In dubio pro reo
It is often used specifically to refer to the principle of presumption of innocence that dictates that when a criminal statute allows more than one interpretation, the one that favours the defendant should be chosen.
The main principle in the sentence was part of Aristotle's interpretation of the law and shaped the Roman law: Favorabiliores rei potius quam actores habentur (Digest of Justinian I, D.50.17.125); in English: "The condition of the defendant is to be favored rather than that of the plaintiff." However, it was not spelled out word for word until the Milanese jurist Egidio Bossi (1487–1546) related it in his treatises.
In German law, the principle is not normalized, but is derived from Article 103(2) GG, Article 6 ECHR, as well as § 261 Code of Criminal Procedure. The principle has constitutional status. The common use of the phrase in the German legal tradition was documented in 1631 by Friedrich Spee von Langenfeld.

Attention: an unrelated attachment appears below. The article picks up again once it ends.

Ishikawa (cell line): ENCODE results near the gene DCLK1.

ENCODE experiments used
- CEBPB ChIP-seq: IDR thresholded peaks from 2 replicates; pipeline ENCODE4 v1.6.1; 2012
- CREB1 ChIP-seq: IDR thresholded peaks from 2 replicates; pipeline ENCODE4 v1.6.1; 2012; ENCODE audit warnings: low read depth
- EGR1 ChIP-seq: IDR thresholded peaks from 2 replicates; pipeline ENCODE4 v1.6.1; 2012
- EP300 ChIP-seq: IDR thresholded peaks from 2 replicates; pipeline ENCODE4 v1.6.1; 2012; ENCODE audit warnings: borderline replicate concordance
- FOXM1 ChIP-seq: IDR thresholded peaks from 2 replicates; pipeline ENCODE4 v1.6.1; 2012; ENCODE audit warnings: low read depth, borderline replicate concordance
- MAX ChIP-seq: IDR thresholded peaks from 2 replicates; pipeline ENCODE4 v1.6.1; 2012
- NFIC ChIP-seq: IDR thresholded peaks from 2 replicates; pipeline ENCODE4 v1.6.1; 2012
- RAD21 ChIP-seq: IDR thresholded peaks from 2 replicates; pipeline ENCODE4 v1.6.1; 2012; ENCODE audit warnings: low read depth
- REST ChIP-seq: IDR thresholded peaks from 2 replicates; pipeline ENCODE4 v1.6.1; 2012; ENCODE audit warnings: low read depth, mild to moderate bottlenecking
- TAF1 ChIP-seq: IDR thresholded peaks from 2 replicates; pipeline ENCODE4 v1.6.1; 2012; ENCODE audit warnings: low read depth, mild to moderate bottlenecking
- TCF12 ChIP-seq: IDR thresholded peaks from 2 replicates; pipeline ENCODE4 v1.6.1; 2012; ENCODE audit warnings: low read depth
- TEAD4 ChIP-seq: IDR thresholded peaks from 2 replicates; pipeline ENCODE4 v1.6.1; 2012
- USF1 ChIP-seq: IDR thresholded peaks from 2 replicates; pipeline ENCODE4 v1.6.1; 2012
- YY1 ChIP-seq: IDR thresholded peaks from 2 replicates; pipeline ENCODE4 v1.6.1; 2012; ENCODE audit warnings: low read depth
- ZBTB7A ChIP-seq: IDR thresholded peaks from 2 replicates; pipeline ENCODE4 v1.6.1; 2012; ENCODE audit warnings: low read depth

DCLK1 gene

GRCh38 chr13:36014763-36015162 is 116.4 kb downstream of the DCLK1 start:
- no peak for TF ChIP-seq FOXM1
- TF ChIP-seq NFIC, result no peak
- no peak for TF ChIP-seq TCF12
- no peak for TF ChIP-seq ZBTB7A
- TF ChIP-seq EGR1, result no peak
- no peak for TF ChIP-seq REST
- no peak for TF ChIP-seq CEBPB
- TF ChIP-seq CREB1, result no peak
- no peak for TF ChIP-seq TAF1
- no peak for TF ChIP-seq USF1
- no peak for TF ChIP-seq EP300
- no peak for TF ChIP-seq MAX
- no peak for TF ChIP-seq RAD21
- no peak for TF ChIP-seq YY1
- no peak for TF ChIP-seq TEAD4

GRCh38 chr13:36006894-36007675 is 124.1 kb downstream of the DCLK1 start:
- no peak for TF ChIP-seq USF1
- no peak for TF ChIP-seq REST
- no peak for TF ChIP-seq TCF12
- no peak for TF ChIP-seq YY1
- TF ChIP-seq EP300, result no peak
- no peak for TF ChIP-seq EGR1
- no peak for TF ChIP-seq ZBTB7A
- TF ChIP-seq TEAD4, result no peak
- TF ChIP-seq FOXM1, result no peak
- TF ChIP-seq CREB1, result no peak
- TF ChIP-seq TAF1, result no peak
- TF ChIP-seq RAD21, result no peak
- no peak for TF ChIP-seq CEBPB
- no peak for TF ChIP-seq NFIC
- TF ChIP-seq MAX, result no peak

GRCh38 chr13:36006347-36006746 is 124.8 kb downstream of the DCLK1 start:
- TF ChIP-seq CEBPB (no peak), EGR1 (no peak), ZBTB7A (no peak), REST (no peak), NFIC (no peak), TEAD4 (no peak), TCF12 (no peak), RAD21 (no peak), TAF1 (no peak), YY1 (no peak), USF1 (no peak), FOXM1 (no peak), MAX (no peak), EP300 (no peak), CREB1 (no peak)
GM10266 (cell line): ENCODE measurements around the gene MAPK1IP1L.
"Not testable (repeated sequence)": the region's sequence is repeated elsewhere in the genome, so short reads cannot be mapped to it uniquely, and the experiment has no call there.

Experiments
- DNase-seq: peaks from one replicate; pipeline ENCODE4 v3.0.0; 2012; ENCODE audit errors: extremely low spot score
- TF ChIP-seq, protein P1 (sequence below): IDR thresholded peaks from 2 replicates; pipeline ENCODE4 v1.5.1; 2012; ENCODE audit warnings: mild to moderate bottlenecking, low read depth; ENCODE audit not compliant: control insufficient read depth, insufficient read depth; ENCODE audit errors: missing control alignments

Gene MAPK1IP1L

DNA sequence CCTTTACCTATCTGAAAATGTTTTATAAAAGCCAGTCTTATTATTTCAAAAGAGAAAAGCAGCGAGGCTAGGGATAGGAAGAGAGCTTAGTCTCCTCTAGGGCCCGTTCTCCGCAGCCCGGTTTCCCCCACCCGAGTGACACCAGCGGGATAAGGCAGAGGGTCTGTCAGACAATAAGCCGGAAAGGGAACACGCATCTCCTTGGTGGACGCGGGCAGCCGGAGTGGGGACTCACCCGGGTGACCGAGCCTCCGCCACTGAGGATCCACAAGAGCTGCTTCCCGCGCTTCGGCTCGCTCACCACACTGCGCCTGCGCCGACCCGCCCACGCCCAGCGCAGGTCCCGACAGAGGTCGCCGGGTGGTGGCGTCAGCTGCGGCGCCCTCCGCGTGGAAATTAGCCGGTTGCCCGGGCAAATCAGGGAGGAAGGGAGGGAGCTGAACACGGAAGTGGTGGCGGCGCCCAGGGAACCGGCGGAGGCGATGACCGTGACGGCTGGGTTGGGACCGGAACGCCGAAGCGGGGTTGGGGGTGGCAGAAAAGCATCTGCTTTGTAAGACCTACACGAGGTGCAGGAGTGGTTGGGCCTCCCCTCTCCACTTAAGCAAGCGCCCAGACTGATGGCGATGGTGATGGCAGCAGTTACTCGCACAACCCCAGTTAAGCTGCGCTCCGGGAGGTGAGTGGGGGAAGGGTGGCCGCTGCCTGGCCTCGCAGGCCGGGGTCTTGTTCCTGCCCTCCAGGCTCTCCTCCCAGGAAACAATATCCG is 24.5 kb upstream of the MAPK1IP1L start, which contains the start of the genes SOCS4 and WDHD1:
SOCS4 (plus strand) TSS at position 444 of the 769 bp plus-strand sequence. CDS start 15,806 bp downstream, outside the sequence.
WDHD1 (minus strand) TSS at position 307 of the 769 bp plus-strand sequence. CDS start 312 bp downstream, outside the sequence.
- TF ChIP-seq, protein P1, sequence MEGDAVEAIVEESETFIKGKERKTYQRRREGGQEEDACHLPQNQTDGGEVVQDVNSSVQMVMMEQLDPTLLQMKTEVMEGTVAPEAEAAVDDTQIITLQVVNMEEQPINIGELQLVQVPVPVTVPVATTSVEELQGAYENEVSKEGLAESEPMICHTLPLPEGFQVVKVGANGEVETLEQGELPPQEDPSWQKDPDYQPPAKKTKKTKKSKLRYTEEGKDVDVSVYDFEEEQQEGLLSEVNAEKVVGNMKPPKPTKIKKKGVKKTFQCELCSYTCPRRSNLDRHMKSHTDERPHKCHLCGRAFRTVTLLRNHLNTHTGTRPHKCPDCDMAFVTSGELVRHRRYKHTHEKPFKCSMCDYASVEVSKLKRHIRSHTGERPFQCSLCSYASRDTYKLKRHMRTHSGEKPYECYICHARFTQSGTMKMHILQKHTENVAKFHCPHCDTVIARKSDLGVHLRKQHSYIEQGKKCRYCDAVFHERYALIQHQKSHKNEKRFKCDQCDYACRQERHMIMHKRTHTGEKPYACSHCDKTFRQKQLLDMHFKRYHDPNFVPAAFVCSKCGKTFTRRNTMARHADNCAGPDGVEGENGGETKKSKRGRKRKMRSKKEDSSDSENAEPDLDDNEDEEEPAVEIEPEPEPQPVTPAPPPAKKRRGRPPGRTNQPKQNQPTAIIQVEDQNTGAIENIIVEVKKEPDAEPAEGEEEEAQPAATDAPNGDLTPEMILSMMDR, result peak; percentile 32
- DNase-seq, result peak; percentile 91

- List of Latin phrases
- Precautionary principle
- Presumption of innocence
- In dubio mitius
- In dubio pro duriore
- See "Famous Latin Proverbs and Sayings", Scribd.com, 2012, SD19.
- Cf. Supreme Court of the Philippines, People v. Temporada (2008), separate opinion by Corona, J.
- See http://www.thelatinlibrary.com/justinian/digest50.shtml.
- See http://law.academic.ru/985/defendant.
- Larouer, Christophe J. (April 2009). "In the Name of Sovereignty? The Battle over In Dubio Mitius Inside and Outside the Courts". Cornell Law School Inter-University Graduate Student Conference Papers. Retrieved 26 August 2012.